Later on, he explains that the wide availability of 12-year-old bourbon resulted from a combination of poor demand forecasting, excellent lobbying, and tax-deferment policies which allowed distillers to age their stocks longer before having to pay taxes on them. It is a testament to Mitenbuler’s talent that he can explain industrial tax policy in a way that makes it seem like a fascinating tale of liquor-soaked intrigue.
What Mitenbuler does that’s particularly good here is root his history in the conflict between Thomas Jefferson’s and Alexander Hamilton’s conceptions of the American economy – should it be centered on yeoman farmers and small producers, or an industrial powerhouse with capital and leverage? In other words, he has written a history of bourbon which gives the reader a window into the overall development of American industry and society. It’s as good an explanation as I’ve ever seen for the fact that liquor and many other American industries are dominated by a handful of large producers, all marketing themselves as small-time humble craftsmen with homespun wisdom.
Sorry for the silence around here. I started a new job in November—I’m now a Field Sales Manger for Penguin Random House, selling Penguin books to the independents here in New England. I’ve been busy setting up a home office, getting to know my accounts, and reading Summer 2015 books.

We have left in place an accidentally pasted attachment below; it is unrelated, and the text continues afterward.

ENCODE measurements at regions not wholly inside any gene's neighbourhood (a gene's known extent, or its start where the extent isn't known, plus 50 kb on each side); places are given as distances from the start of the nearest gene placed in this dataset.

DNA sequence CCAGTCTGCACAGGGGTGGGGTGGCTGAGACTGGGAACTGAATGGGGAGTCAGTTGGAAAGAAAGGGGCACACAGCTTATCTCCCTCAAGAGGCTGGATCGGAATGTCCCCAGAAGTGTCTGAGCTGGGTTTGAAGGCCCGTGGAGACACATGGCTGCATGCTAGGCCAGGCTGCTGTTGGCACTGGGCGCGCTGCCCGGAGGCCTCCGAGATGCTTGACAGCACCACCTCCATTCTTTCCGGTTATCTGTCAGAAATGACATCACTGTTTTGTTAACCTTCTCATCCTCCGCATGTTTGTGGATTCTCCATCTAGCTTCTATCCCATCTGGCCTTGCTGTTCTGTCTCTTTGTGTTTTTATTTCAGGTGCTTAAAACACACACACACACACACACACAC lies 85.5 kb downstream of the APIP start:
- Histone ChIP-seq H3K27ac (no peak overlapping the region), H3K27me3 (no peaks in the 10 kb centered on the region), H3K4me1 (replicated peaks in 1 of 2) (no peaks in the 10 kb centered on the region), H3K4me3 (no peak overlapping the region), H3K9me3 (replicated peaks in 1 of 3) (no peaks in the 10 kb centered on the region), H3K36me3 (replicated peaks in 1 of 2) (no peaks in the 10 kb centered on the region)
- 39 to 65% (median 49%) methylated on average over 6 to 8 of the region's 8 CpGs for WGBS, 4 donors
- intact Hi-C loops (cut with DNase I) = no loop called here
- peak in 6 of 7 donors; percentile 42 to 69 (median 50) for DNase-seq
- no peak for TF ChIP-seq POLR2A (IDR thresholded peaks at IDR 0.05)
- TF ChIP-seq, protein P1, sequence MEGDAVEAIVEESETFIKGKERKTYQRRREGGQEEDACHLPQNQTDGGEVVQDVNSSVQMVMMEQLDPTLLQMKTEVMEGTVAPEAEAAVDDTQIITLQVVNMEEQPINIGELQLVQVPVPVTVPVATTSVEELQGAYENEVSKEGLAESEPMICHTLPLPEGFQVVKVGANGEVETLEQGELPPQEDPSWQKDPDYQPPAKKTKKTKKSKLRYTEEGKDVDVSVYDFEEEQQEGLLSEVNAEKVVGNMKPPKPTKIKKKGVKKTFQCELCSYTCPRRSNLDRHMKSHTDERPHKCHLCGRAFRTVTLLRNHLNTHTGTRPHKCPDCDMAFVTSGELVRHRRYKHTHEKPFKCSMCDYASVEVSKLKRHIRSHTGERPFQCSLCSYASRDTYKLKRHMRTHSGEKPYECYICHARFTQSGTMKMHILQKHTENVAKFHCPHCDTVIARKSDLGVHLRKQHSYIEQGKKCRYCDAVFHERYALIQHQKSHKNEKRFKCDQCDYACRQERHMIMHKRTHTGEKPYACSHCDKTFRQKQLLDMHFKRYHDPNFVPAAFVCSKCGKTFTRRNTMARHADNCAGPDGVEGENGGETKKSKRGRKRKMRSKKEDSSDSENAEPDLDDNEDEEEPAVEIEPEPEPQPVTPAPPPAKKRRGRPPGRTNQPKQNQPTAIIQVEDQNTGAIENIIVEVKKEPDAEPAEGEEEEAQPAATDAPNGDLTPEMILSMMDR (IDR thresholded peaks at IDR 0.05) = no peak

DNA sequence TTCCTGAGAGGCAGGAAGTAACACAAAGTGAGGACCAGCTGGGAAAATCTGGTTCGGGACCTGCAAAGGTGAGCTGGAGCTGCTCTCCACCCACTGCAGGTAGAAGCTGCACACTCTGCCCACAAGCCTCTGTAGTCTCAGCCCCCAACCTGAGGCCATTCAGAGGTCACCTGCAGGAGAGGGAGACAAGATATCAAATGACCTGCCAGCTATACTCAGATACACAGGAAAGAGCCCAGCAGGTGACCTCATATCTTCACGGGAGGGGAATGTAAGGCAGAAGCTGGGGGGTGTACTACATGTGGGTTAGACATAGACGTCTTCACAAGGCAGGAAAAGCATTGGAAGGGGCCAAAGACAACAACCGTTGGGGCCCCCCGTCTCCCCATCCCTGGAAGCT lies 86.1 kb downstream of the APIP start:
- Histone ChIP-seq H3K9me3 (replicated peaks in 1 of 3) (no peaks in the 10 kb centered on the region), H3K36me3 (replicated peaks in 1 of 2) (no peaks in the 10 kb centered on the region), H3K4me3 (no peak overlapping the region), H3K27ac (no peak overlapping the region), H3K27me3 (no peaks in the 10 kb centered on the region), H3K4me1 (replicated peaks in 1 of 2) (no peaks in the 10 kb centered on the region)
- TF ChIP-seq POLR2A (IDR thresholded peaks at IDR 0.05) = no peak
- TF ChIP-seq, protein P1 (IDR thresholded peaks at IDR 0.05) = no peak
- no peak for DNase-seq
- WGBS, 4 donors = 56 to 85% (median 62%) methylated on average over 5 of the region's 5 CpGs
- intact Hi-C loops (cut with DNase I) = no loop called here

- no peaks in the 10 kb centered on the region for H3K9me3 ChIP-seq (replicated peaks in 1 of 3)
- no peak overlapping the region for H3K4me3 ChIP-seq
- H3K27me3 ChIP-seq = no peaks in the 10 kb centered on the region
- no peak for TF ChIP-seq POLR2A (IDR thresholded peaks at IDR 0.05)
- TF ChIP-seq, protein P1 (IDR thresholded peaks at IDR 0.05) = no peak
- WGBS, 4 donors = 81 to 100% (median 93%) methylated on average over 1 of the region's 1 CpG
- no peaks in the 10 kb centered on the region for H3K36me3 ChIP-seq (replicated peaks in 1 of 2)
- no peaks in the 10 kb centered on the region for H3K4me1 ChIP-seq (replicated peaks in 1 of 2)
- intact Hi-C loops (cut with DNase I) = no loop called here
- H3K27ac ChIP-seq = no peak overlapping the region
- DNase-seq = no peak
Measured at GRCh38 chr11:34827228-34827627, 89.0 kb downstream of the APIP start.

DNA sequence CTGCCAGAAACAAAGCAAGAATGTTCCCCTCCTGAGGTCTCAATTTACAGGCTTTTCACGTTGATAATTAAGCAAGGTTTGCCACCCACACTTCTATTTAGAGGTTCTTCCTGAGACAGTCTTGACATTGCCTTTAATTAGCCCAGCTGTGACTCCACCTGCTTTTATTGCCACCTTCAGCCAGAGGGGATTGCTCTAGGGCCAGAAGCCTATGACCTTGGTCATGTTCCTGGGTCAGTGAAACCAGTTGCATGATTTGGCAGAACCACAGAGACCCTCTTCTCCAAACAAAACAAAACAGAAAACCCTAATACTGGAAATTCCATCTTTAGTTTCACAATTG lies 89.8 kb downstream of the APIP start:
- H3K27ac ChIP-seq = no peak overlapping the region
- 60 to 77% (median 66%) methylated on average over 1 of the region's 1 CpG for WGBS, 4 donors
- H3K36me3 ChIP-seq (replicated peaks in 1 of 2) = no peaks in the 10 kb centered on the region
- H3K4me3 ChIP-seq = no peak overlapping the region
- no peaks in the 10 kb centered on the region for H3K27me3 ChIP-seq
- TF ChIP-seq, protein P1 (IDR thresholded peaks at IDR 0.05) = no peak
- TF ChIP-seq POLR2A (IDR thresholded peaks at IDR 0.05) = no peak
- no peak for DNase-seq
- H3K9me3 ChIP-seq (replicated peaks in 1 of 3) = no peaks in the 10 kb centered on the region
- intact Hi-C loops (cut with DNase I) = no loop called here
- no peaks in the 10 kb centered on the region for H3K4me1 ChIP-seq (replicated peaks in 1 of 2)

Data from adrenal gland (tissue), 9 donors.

While adding a few books to my Reading List, I noticed that I’m almost at 100 books for 2014. I’m not pressuring myself to hit 100, but sere’s hoping I do it. I’m about to get on a 6 hours flight to San Francisco, so I’m sure I can get at least 1-2 read. It was interesting going my reading list. There were definitely a lot of books that I forgot that I had read and clearly didn’t stick with me. But then there were the ones that did. Here, in no particular order, are my favorite books of 2014.
- Bad Feminist by Roxane Gay
- The Empathy Exams by Leslie Jamison
- Another Great Day by Geoff Dyer
- Smoke Gets in Your Eyes by Caitlin Doughty
- The Martian by Andy Weir
- Boy, Snow, Bird by Helen Oyeyemi
- Everything I Never Told You by Celeste Ng
- Nobody is Every Missing by Catherine Lacey
- A Brief History of Seven Killings by Marlon James
- Neverhome by Laird Hunt
- The Paying Guests by Sarah Waters
- All 3 of the Neapolitan novels by Elena Ferrante
One of my resolutions for 2015 is to write more here. I’m hoping to review some books, post about cooking projects, and perhaps write some observations about the life of a sales rep. I’m pretty sure I make the same resolution every year, but now that I’m working from home, with no boss looking over my shoulder, I can post as I please! And it’s work-related, so there.
Happy holidays folks. See you in the new year.
If you’ve read World Made By Hand, you get the feeling that James Howard Kunstler is smugly waiting for the apocalypse in his bunker just so he can say “I told you so.” Of course, this is also true in almost any other end-of-the-world fantasy, from Dawn of the Dead and its warning of rampant consumerism to Justin Cronin’s The Passage and its parable of military experiments with vampires.